Compliance requirements also differ greatly between IT and non-IT assets, creating further distinction between asset management and ITAM. IT assets come with key metrics that businesses have to comply with. When these protocols are violated, the company can be subject to severe penalties and hefty fines from software vendors, along with suffering damage to its reputation. This is why license management is an important part of ITAM. To employ any software, a business has to have legal permission to use it. Hardware devices are required to meet certain certifications. Basic certification symbols tell businesses how an appliance can be used. Legal compliance requirements have to be met by both users and manufacturers of an appliance.

To summarize, ITAM and asset management share some similarities in terms of resource management. What makes them different is scope, the nature of the assets they oversee, and overall objectives.

General asset management vs ITAM use case comparison

Most firms would need to use both general asset management and ITAM to fully optimize their business. As an example, let’s say an IT company needs to manage all of its assets which includes general assets like office furniture, vehicles, patents and real estate along with IT assets such as computers, software licenses and network equipment.

To optimize general asset management, the company would use a general asset management strategy. The process for this would include:

  • Inventorying assets in a comprehensive list
  • Managing the entire lifecycle of every asset from the acquisition to disposal stage
  • Regular maintenance scheduling
  • Depreciation tracking for financial reporting and tax purposes
  • Ensuring compliance with relevant organizations
  • Conducting regular audits

In comparison, the processes for managing IT assets through an ITAM strategy would be different. They would include:

  • Inventorying all IT hardware
  • Tracking software usage to ensure compliance with licensing agreements
  • Create and maintain records of hardware-software configurations to support IT activities and facilitate troubleshooting
  • Managing the entire lifecycle of every IT asset from the acquisition to disposal stage
  • Implementing security measures to protect IT assets and confidential company data
  • Ensure compliance with IT policies and regulations

The differences between ITAM and general asset management are further highlighted in table below:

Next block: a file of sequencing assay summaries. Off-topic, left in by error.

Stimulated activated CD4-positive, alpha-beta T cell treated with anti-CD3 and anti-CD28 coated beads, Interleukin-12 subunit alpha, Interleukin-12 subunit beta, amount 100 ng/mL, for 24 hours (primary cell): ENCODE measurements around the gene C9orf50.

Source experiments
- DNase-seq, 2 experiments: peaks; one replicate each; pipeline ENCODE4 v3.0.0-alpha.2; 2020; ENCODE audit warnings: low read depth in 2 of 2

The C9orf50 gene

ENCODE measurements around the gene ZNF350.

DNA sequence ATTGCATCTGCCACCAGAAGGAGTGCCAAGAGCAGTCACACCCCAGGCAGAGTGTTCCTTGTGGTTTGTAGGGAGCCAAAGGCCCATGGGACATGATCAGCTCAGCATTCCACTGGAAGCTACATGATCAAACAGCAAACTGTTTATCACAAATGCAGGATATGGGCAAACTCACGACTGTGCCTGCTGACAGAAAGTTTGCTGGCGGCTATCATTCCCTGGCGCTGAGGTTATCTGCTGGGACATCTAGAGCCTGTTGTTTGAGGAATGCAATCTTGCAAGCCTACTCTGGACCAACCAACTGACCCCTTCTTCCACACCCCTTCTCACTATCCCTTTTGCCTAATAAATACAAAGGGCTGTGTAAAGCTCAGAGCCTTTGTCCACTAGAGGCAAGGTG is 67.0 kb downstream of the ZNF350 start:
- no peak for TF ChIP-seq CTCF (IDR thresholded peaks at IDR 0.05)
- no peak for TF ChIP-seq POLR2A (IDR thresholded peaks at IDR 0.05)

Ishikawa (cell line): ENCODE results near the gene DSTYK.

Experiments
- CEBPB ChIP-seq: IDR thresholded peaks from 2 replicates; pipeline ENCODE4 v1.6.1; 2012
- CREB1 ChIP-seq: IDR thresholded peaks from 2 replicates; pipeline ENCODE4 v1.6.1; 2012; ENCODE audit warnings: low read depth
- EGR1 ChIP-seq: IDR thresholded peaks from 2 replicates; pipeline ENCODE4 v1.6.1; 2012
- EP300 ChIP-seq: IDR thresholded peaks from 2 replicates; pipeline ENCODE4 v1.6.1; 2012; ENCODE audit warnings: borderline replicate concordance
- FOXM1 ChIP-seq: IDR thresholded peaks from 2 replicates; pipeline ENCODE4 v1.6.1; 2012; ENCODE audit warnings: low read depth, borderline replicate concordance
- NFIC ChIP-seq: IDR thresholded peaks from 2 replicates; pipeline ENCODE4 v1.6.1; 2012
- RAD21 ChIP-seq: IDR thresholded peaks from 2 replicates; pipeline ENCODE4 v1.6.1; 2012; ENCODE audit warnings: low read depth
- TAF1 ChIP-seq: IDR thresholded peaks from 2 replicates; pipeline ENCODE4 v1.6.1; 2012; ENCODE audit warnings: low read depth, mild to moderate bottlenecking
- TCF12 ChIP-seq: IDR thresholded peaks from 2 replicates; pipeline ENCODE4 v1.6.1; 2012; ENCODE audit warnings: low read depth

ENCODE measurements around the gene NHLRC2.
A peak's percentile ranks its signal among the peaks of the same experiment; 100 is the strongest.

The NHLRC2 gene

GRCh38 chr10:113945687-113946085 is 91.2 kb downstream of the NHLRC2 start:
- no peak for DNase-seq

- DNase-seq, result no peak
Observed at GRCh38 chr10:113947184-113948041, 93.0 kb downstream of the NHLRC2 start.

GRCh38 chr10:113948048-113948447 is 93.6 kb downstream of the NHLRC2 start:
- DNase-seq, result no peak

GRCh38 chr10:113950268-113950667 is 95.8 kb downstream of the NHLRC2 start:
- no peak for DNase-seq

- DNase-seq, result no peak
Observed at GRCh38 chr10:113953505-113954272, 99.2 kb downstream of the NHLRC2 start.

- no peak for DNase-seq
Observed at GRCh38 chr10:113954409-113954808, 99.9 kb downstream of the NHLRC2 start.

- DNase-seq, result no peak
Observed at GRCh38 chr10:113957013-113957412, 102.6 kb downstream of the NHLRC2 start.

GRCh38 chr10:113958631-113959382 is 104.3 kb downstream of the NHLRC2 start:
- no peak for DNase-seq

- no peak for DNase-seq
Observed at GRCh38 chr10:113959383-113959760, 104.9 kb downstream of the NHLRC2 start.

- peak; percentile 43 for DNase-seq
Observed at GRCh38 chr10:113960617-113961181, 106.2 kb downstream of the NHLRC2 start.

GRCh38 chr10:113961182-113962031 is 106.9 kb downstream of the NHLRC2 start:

General Asset ManagementITAM
ScopeCovers all assets within an organizationOnly covers IT assets
ObjectivesAims to optimize the use and value of all assetsSupports IT-related objectives and improves IT-service delivery while ensuring security, compliance and efficiency for IT assets
ProcessesInvolves physical maintenance, depreciation tracking and general complianceInvolves more IT-specific processes like software license management, configuration management, and IT security


Businesses of any size utilize a large number of assets to conduct streamlined operations. Any business entity’s Return on Investment depends on optimized asset utilization, making asset management crucial for expansion.

Firms aiming to achieve higher levels of efficiency and productivity need to optimize both IT and non-IT assets through a precisely designed asset management strategy. Most businesses, whether large or small-medium, can benefit greatly from centralized databases, in-depth analysis reports and performance indicators for their assets. These help identify potentially loss-generating shortcomings and set future goals.

Frequently Asked Questions

What is IT asset lifecycle management?

IT asset lifecycle management is a framework through which an organization’s IT assets are monitored and managed from the point in time when they are acquired until end of service. IT asset lifecycle management leads to optimized costs and efficient asset performance.

What are the three pillars of asset management?

A well-executed asset management policy focuses on inventorying, assessing conditions and hazards, and asset maintenance.

Why is asset management important?

Asset management enables businesses to optimize the utilization and performance of their IT and non-IT assets. This leads to reduced costs, operational efficiency and enhanced decision making.